Wildlife Photographer of the Year 2022: what are Natural History Museum’s highly commended pictures?
The winning photographs will form an exhibition at the Natural History Museum in London later this year
and live on Freeview channel 276
Every year, wildlife photographers from around the world are invited to submit their best photos to the prestigious Wildlife Photographer of the Year contest.
The winners won’t be announced until later this year but some of this year’s highly commended entries have already been revealed.
So, just what is the Wildlife Photographer of the Year, what are the highly commended entries, and when will the winners be announced?
Here’s everything you need to know.
What is Wildlife Photographer of the Year?
The Wildlife Photographer of the Year has been recognising the world’s best nature photography every year since 1965.
The contest takes place every year, and is open to everyone - whether they are an amateur or a professional, or shoot in the wilderness or at the heart of an urban environment.
People of all ages can also enter from any place in the world.
There are various categories, including animals in their environment, plants and fungi and underwater, and people are welcome to submit up to 25 photos across all of the categories.
There are numerous awards up for grabs, with a top prize of £10,000, trophy and personalised certificate for the person aged over 18 who is named the Wildlife Photographer of the Year.
There are other prizes available for young wildlife photographers under the age of 18.
Where have the photographs for the 2022 contest come from?
Entries to this year’s competition were submitted from people of different ages and experience levels from a total of 93 different countries.
When will the 2022 winners be announced?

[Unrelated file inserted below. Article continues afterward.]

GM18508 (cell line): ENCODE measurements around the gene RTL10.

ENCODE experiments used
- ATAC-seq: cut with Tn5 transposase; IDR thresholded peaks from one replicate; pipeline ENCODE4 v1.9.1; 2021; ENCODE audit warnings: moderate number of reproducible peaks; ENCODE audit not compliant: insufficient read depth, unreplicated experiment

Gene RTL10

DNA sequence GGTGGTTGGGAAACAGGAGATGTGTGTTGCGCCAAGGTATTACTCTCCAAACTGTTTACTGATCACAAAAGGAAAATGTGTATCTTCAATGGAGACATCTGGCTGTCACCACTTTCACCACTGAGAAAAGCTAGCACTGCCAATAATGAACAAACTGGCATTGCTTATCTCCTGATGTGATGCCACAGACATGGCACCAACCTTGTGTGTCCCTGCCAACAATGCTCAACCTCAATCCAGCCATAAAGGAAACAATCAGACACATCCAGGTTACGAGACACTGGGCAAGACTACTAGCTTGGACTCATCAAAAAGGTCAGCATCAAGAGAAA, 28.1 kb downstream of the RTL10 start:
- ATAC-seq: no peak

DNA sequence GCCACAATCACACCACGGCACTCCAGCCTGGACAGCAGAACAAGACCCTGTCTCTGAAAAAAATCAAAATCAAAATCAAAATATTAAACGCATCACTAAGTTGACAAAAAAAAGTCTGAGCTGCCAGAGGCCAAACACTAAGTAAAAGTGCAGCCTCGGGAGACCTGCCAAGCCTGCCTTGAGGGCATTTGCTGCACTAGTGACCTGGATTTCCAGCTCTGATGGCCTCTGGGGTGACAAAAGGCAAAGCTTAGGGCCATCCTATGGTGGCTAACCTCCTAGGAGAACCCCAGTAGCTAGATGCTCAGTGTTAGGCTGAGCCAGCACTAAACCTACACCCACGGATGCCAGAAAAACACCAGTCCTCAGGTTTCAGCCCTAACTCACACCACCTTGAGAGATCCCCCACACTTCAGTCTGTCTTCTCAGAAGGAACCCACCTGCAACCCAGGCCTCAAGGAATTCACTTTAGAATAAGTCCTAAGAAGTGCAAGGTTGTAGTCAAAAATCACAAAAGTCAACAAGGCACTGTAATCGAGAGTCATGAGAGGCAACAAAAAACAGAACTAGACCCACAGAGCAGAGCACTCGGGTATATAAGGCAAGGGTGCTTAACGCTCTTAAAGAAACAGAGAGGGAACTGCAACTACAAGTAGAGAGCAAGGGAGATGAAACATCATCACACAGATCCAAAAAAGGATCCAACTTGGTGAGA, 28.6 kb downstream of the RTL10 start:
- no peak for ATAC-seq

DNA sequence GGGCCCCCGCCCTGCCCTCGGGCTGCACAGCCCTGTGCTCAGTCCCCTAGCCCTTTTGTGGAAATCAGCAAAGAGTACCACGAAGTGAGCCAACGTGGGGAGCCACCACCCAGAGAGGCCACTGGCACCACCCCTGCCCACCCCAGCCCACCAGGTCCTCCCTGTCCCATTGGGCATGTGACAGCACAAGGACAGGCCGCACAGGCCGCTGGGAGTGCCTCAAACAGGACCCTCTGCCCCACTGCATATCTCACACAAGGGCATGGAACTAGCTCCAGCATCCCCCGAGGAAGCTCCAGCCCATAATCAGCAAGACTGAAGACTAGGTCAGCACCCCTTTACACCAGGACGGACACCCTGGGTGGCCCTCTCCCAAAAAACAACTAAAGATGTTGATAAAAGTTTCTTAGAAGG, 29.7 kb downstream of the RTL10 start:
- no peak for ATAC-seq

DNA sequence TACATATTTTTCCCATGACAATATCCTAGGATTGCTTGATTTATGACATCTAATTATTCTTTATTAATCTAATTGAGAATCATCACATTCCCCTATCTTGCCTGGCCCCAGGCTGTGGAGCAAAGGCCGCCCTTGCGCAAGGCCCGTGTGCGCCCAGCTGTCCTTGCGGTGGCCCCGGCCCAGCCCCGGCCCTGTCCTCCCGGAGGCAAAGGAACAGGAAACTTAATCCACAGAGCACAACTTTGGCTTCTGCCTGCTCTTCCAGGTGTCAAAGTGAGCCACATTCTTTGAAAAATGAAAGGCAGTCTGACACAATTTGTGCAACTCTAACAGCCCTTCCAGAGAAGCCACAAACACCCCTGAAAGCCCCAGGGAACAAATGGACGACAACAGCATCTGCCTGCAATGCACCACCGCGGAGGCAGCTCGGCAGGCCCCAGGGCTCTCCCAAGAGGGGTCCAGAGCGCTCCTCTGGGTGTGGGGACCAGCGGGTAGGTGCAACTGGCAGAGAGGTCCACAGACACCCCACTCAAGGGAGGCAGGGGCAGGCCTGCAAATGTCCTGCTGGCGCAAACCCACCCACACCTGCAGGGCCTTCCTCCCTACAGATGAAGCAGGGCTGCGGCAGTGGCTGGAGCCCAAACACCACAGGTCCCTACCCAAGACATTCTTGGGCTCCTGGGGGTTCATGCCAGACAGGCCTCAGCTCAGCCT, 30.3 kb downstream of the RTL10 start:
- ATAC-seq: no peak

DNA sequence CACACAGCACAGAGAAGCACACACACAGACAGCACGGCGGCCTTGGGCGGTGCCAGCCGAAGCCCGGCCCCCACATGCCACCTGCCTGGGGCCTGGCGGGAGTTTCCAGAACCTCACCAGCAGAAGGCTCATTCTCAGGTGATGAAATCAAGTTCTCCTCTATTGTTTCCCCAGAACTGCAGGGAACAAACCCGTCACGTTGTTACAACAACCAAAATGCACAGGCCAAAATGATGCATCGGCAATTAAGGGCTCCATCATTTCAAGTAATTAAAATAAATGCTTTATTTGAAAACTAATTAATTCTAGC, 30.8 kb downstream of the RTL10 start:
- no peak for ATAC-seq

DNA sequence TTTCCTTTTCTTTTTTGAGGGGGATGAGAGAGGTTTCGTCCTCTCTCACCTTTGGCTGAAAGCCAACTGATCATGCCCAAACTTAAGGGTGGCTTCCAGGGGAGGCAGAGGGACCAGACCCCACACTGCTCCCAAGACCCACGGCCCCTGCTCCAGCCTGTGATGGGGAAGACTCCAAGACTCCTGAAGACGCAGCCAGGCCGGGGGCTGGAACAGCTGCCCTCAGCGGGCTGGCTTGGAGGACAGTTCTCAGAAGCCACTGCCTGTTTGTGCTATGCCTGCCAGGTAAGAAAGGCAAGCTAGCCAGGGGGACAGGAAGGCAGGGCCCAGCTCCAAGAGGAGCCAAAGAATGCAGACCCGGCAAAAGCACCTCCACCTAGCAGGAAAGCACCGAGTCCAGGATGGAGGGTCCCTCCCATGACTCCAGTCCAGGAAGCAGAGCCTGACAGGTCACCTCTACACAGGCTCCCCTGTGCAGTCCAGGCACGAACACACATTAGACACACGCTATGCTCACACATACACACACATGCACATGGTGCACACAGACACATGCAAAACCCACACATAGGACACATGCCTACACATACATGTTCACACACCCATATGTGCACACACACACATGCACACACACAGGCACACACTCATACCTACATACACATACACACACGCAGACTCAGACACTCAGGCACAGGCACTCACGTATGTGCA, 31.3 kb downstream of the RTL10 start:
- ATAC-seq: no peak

A panel of expert judges have decided which images will claim the top prizes this year, but the winners won’t be announced until October.
All photographs were judged anonymously on creativity, originality, and technical excellence by an international panel of industry experts.
Winners will be announced on 11 October.
When and where will this year’s winning images be exhibited?
The redesigned exhibition space will position the photographs among short videos, quotes from photographers and insights from Museum scientists.
If you can’t make it to the Museum to see the exhibition in person, you can also view all the photos from the competition online.
What are the Highly Commended entries for the 2022 contest?
Below you’ll find a selection of images from the 2022 competition which have been highly commended.
They are listed in no particular order.
Red Deer Stag
Joshua and his dad followed the deer at a safe distance before he was able to capture the shot.
Joshua said: “He almost looked as if he was having a snow shower.”
This polar bear lives on an island place which was abandoned by humans in 1992. When Dmitry’s boat approached the small island, he was surprised to spot movement in one of the houses, but managed to capture this epic shot.
Female tree frogs
The photographer, Güell, had to wade through murky water to get this image. Each female lays around 200 eggs and eventually the tadpoles will drop into the water below.
This picture is symbolic of how the space for wildlife continues to be squeezed in the world. Here a giraffe is dwarfed by giant pillars of Kenya’s new Standard Gauge railway.
The photographer of this image framed the fish flying through clouds of pink-tinged algae. She was thrilled to find the fish on her annual snorkel in Honkalampi lake as in the previous three years she had found only dead fish.
Samuel was muck diving in Indonesia when he noticed this octopus. He lowered the power of his strobe lamp so as not to distress it. The octopus shut the lid of the shell when Samuel approached but then slowly reopened it, revealing colours and coils.
Pygmy rabbit and a stink beetle
The person who took this image set up camera traps by the active burrows of pygmy rabbits in the Columbia Basin in Washington state to observe their comings and goings and managed to capture this meeting between a rabbit and a bettle which had been sheltering in its burrow.
The photographer’s encounter with this curious whale calf lasted 30 minutes, with the whale circling him, swimming off, then returning for another look.
Dippers use ‘dipping’ rocks as a launch pad to scout rivers before diving down to hunt mayfly, caddisfly larvae and small fish.
After years of visiting the river in Kuusamo, photographer Heikki Nikki knew every ‘dipping’ rock favoured by white-throated dippers.
Picking one hidden beneath flowing water, he sat quietly on the bank and captured this fleeting moment as two birds fought over prime position.
Sloth and a dog
This image was taken in Puerto Viejo de Talamanca, Costa Rica. The trained dog simply sniffed at the slot h